A Message from Deloitte

It’s hard to believe it’s been full year
since the last Deloitte/Management Top 200 Awards. new Government, the repeal and reversal of some key legislation affecting business, rising interest rates, rapidly falling New Zealand dollar, weak sharemarket all contributed to cooling relationship between Government and business, which deteriorated to such an extent that Government wisely called summit to address the problem. This combined with the much-discussed brain drain of some of our best young people overseas, leads one to say that it’s been difficult year for business.
And yet, despite those challenges, New Zealand remains relatively good place in which to do business. If we work hard and think innovatively, it is still possible to succeed. We have relatively stable social background, resourceful and energetic workforce (despite the brain drain) and, more importantly, an honest and uncorrupt environment.
We embrace challenges – we don’t shirk from them. We have history of adapting to change as nation, and the same thing applies to our best businesses.
The most important change affecting businesses (and the rest of New Zealand society for that matter) today is how to most effectively embrace the new technological environment in which we operate. Ten years ago, we did not all have personal computers on our desks. Five years ago, email was novelty. Two or three years ago, the Internet was novelty. One year ago, e-business was buzzword used by many, understood by few.
The challenge for business is to cope with that change and, more importantly, adapt to benefit from the change faster than our competitors. The electronic age represents huge threat to those who ignore it; and massive opportunity to those who embrace it. This is particularly the case in New Zealand where our geographical isolation (once an obstacle to business) is now no longer handicap. We are now operating on relatively level playing field with our international competitors.
The key question is this – can we compete as equals? If the quality of the businesses and people who have won awards in the 2001 Deloitte/Management Top 200 Awards is indicative of the quality of New Zealand businesses, then our future is in safe hands, despite the relatively difficult business conditions currently prevailing.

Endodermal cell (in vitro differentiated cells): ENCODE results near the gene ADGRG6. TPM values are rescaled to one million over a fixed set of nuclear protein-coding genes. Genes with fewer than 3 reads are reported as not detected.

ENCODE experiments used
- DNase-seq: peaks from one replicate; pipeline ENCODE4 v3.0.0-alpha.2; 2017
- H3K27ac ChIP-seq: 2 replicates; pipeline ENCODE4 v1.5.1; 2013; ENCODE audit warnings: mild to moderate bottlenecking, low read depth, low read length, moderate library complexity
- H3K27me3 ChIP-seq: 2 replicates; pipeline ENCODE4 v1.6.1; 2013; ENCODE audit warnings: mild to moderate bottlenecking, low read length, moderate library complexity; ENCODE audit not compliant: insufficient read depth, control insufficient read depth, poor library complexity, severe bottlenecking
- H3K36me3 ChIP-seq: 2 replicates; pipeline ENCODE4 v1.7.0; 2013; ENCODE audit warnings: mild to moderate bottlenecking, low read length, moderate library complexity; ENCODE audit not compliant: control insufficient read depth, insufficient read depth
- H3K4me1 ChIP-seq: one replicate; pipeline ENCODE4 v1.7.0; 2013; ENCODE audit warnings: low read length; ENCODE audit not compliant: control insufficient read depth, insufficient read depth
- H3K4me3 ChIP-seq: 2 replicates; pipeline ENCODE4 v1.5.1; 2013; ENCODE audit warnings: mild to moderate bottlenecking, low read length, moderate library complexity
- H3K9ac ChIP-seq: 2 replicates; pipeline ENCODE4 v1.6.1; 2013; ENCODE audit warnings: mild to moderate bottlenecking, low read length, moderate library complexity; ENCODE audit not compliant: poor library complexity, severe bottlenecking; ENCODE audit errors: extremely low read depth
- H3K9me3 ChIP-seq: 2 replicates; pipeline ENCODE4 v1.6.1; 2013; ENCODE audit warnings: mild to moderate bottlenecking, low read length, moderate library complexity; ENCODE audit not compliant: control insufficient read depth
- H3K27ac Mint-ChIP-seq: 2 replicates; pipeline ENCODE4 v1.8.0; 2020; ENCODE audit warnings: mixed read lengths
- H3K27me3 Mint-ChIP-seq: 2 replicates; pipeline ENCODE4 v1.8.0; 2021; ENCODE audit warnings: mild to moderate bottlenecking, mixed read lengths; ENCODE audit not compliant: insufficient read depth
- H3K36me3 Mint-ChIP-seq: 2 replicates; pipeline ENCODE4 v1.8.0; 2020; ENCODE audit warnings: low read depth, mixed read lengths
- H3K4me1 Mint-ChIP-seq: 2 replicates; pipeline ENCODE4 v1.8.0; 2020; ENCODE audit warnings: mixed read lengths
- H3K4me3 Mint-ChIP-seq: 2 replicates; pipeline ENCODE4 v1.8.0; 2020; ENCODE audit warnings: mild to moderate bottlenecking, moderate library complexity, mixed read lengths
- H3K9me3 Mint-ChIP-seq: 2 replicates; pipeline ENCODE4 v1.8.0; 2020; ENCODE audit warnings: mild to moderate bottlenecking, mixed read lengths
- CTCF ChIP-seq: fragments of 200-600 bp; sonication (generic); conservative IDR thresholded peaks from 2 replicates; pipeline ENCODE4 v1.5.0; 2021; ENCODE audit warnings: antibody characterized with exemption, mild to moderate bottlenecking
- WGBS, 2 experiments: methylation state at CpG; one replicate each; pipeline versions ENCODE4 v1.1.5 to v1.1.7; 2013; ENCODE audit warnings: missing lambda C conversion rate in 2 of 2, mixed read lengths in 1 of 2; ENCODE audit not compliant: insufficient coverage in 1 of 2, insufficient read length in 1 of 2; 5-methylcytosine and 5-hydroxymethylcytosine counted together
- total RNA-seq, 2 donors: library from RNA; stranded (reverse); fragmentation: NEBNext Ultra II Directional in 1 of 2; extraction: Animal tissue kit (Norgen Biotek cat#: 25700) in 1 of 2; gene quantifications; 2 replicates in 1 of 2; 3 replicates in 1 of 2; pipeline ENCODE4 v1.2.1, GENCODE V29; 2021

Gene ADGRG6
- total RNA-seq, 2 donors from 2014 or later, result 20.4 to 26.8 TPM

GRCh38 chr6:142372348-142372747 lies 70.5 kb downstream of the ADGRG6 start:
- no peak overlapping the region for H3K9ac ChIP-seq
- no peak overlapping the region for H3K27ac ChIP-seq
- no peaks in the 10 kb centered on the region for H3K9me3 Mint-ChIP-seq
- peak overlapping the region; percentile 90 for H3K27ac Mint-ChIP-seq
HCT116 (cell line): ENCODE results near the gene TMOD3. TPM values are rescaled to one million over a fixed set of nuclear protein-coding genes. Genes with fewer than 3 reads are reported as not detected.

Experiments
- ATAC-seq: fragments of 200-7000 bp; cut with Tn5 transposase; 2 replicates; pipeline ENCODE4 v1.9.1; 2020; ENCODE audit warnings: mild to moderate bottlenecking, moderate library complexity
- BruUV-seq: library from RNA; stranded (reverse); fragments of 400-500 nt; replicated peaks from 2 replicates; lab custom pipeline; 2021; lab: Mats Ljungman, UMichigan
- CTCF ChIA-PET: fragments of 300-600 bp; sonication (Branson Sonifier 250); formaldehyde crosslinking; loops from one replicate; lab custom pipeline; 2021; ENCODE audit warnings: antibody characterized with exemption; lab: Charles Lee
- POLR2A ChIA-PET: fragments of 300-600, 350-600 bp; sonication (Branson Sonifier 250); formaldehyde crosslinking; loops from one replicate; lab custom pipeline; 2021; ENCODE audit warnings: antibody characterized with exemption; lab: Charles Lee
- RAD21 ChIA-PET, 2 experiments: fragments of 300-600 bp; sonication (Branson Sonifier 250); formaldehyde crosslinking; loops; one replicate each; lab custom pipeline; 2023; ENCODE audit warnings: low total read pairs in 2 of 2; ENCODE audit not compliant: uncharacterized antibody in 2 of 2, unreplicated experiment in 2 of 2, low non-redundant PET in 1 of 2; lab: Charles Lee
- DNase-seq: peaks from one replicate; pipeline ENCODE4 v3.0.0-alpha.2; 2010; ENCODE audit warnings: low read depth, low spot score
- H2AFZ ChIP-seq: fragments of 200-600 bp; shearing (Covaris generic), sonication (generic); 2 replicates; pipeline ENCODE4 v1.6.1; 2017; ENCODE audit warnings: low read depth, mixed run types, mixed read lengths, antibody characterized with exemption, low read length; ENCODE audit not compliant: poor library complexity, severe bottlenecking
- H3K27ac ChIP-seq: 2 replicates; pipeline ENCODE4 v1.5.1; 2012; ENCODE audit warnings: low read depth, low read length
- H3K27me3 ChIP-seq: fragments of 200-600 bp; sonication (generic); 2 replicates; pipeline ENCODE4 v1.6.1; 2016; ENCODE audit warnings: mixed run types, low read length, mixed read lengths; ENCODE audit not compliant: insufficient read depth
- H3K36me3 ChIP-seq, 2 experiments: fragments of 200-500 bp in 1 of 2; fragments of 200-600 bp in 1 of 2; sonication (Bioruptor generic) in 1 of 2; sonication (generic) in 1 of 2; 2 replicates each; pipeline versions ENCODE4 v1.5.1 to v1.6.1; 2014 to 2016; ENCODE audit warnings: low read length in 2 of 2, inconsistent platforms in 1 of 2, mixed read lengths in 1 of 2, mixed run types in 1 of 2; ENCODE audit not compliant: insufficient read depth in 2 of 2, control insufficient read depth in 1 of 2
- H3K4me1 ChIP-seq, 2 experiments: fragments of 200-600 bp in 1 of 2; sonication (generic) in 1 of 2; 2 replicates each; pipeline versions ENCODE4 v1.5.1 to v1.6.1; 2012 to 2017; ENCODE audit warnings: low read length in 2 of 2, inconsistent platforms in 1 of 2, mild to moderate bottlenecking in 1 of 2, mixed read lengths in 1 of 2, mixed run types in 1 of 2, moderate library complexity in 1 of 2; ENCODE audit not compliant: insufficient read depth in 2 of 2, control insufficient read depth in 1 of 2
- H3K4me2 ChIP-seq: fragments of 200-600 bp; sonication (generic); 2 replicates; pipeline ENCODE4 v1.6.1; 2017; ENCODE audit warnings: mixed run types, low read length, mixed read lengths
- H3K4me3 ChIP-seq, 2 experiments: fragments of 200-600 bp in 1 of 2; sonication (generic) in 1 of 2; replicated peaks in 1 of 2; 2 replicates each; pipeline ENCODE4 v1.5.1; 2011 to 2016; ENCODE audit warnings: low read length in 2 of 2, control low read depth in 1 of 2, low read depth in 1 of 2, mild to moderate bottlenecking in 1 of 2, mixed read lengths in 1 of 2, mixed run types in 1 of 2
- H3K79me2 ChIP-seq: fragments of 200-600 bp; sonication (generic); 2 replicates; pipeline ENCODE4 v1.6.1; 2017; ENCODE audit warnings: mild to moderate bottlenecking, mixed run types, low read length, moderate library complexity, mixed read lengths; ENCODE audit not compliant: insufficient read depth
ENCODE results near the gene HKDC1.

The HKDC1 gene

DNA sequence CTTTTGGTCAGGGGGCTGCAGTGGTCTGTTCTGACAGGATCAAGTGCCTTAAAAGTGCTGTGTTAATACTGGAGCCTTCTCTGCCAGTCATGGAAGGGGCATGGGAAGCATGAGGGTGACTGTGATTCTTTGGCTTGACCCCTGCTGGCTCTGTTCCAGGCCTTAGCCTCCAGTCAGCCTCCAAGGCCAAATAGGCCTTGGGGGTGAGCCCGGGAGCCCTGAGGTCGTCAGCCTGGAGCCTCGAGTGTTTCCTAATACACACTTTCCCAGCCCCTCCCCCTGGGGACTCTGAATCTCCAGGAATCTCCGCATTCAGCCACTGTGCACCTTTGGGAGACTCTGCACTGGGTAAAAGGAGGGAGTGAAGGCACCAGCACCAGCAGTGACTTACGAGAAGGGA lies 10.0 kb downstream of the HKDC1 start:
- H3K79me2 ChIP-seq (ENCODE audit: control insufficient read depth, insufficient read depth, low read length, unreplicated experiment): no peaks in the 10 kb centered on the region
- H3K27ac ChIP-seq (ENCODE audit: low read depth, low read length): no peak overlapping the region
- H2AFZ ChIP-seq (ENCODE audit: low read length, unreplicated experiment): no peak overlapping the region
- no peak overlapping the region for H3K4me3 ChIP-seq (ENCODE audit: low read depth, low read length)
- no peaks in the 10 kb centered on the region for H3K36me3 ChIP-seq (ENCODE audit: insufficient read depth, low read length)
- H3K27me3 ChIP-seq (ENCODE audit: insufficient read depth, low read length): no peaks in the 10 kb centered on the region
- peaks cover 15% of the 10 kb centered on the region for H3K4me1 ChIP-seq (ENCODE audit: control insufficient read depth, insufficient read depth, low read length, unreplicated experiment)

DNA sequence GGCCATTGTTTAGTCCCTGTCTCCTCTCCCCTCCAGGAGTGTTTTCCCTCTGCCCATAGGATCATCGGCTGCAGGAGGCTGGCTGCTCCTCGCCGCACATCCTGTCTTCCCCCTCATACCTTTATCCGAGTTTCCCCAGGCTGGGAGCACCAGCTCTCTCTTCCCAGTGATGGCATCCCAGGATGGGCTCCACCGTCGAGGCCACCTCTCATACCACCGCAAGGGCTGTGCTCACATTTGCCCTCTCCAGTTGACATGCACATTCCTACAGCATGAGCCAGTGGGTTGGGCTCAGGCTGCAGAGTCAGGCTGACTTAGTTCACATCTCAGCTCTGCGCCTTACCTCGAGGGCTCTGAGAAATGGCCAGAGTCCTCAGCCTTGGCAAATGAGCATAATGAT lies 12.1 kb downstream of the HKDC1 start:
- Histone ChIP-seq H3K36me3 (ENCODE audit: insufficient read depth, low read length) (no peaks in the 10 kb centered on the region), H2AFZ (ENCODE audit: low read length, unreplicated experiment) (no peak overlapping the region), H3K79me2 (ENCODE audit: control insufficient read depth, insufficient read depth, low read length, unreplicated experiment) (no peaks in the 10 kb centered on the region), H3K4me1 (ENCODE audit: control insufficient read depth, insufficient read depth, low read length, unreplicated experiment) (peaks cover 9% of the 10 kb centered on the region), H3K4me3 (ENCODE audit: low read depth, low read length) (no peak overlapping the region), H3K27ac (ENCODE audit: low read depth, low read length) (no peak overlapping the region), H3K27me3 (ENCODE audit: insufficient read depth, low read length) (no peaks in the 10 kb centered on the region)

Young innovators like Joseph Thomas and the winner of the Deloitte e-Merging Business of the Year, Foodstuffs (South Island), show that New Zealand entrepreneurs can adapt to changing business environments easily and successfully. They are both worthy category winners this year.
And consider another uniquely New Zealand success story, The Warehouse. Stephen Tindall spotted gap in the market for cost effective no-frills retailing few years ago and has turned it into $1 billion business in very short time frame. The Warehouse is worthy winner of the Deloitte/Management Company of the Year.
All these are winners, but they are not alone. There are many other winners in New Zealand, whether they have won awards or not. When Deloitte first got involved in the Top 200 11 years ago, we did so because we recognised that it was important to celebrate business excellence. We remain committed to that cause today.
Deloitte is proud to continue to be associated with Management magazine and the Top 200 Awards, and Deloitte congratulates every winner and finalist of these prestigious awards. More importantly, we’re delighted that New Zealand business continues to demonstrate excellence which is equal, if not better than that seen anywhere in the world. We at Deloitte have confidence in the future of New Zealand business.

Visited 5 times, 1 visit(s) today

A focus on culture

Rabobank’s 520-plus New Zealand employees work from 27 locations – places like Ashburton, Pukekohe and Feilding and from a purpose-built head office in Hamilton. Its employees are proud of the

Read More »
Close Search Window